A NYTimes article says
When employees leave start-ups, they often have the opportunity to buy stock that has been set aside for them at a low price. But if their start-ups have been successful, they also need money to pay taxes that will be levied on the increased value of the stock.
On this site JoeTaxpayer wrote
You got out of the company just in time. For whatever reason, the stock drops to $21 and at tax time you realize the $1M gain was ordinary income, but now the $800k loss is a capital loss, limited to $3000/yr above capital gains. In other words you have $210k worth of stock but a tax bill on $1M.
These two scenarios appear to discuss the same risk. One obvious way for the employee to protect themself (in the last example) is to sell the shares on the very day they bought them. Then they will be certain not to be left stranded with a hefty tax bill on shares possibly worth less than the tax bill.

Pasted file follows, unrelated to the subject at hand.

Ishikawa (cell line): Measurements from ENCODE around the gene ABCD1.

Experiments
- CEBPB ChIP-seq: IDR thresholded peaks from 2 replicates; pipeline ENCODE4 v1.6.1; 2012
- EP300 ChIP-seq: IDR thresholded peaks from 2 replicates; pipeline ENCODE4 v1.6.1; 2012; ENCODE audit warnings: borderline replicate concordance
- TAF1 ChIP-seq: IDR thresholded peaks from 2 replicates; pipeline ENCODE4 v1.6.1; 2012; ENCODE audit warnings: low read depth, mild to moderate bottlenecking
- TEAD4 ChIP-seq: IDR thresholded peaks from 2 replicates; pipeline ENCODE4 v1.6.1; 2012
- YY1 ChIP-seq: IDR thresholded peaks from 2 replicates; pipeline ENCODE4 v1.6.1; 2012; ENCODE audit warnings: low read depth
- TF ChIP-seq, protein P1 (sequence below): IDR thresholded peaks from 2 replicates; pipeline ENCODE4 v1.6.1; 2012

But the same NYTimes article opens by stating that it is within the right of companies to stipulate what employees can do with their shares (actual, not options). I see how a company could add restrictions on stocks while an employee is an employee. But once they leave with shares, whether actual or exercised options, they are entirely free to do whatever they want with the shares. In particular, they can sell them to whomever they choose. Is that accurate or could a company put controls on shares owned by ex-employees, all the way until the potential IPO—restrictions that would bar ex-employees from selling?